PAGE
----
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Indian School of Business, just 9 years old, is ranked #12 by the Financial Times.
Photo caption: The way forward for India's economy may lie with entrepreneurs. One school, the Indian School of Business, focuses on training entrepreneurs. Here, schoolchildren walk through a field at Koribari village on the outskirts of Siliguri, Aug. 25, 2008. (Rupak De Chowdhuri/Reuters)
NEW DELHI, India — Arun Shenoy, an engineer who has worked in the U.S. and India, didn’t have to think twice about where he wanted to learn how to become an entrepreneur.
“I decided to go to the Indian School of Business because they are at the forefront of helping entrepreneurs,” said Shenoy, who worked for Trane, now Ingersoll Rand, one of the largest manufacturers of air conditioners in the world.
“I’ve been following ISB since it started in 2001 and as I followed it more, the more I knew it perfectly matched what I wanted to do,” he said.
ISB, based in the southern Indian city of Hyderabad, is just 9 years old, but already it is ranked 12th in the world by the Financial Times. Helping distinguish it from other schools is a rotating list of foreign faculty members — in addition to top Indian faculty — from schools like the University of Pennsylvania's Wharton, Northwestern University’s Kellogg and the University of Chicago.
“ISB has a perfect mix of Indian teachers and teachers from outside India so it gives you exposure to Indian and Western business,” said Shenoy.
From the beginning, entrepreneurship was a major area of focus. ISB set up the Wadhwani Center for Entrepreneurship Development in 2002 with the help of Romesh Wadhwani, a successful software entrepreneur in the U.S.
ISB prefers students with work experience of at least three to four years, which is unlike the school's highly regarded public counterparts, the Indian Institutes of Management, and closer to the way it's done in the U.S. As many as 200 of the school’s students so far have become entrepreneurs.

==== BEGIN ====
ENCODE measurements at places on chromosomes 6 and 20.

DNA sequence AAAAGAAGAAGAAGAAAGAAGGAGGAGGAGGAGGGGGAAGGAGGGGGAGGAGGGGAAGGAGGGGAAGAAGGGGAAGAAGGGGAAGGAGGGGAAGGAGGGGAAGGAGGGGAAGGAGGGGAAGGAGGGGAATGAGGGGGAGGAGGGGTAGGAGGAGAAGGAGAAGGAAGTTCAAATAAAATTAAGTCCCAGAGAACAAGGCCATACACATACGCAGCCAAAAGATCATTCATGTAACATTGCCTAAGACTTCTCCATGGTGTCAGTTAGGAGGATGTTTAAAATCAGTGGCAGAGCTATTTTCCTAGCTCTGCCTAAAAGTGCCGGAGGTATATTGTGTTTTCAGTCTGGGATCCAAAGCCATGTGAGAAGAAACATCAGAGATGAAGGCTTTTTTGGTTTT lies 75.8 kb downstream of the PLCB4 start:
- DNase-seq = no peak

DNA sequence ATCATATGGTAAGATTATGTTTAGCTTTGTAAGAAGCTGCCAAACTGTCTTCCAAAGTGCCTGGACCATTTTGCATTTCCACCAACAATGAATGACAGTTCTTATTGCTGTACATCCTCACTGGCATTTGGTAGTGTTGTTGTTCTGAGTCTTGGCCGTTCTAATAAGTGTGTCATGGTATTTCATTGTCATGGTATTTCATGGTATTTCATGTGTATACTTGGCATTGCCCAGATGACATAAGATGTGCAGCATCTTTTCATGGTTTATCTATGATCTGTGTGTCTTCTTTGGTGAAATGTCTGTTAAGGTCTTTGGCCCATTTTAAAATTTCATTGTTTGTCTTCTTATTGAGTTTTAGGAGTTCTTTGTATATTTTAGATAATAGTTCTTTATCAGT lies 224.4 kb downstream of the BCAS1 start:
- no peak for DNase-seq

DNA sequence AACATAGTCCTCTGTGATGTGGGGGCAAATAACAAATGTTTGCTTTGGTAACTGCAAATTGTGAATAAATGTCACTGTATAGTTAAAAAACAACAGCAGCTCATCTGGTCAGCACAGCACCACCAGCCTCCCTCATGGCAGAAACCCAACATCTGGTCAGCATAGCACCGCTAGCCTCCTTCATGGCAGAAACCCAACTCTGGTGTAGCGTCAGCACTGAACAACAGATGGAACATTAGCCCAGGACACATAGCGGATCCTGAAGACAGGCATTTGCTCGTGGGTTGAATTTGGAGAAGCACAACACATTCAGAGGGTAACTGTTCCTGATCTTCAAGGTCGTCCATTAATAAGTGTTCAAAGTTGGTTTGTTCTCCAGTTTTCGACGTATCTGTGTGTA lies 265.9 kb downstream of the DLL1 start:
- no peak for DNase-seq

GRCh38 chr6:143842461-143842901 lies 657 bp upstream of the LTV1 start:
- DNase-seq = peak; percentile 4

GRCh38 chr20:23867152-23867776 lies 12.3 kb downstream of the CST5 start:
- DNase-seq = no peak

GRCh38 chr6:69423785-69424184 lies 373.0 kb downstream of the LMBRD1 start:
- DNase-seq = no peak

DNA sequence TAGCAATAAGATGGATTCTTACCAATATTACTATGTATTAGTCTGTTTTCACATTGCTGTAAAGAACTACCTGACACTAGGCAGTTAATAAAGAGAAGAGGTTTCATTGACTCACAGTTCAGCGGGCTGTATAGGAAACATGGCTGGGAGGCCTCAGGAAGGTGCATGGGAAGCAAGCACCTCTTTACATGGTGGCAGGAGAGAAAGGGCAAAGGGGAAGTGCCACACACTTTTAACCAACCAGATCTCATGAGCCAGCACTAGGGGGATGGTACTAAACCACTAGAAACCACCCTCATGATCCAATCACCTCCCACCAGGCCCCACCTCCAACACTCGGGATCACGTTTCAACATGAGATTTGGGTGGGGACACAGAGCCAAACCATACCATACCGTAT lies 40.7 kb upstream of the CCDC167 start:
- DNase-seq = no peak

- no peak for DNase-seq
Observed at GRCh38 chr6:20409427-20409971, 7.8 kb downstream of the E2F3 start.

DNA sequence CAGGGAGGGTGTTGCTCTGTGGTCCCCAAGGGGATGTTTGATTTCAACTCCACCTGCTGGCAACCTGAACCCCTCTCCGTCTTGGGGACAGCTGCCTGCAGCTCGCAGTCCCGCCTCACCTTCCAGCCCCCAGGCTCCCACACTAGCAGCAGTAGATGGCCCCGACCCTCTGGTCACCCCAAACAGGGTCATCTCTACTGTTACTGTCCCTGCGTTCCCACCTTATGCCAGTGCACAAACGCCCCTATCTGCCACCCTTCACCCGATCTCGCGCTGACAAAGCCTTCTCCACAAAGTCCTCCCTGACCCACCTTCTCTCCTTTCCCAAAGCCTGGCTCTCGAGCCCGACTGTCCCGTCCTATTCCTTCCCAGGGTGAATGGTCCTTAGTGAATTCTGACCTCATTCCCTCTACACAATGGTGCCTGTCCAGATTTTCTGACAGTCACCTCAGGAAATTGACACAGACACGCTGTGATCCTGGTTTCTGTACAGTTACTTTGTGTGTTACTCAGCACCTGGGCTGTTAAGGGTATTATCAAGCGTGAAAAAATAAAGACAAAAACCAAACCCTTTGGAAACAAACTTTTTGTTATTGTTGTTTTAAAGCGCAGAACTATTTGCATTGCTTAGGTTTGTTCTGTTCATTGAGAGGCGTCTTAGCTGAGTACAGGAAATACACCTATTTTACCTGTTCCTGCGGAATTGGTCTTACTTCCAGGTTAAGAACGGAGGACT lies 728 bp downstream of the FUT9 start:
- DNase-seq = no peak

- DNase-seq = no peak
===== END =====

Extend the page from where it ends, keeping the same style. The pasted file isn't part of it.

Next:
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The school offers a one-year, rather than a two-year course, which is less disruptive for professionals who have taken leaves of absence from their jobs. As a result, ISB's applicant pool is more diverse than other institutions, and not limited to fresh graduates. The school's MBAs seek out sectors that other management graduates don’t usually join, like media, health care and real estate.
“Two years ago when we were first ranked by the Financial Times at the 20th position we were absolutely thrilled — for a month,” said Ajit Rangnekar, ISB dean. “One question that bugged me is what does this mean to the average person on the street. I realized to my shock it meant nothing at all," he said.
At that point, Rangnekar decided to revamp school's mission, making it more about fostering equitable socio-economic growth in the country.
Last year, ISB also started mentoring entrepreneurs to development ideas and inventions that benefit society. The school had been working on a few initiatives, like supporting social ventures and doing academic research on what Rangnekar calls the base of the pyramid — which means the poorest section of society.
“We looked at it and said we don’t want to be selling to the poor, then we said, ‘Wait a minute, let’s make the poor the growth drivers of the country. Then the benefits to society would be huge,’” said Rangnekar. “We were doing many, separate things but we were not sure where they were headed. We always knew we would be a different kind of school focused on India’s emerging economy."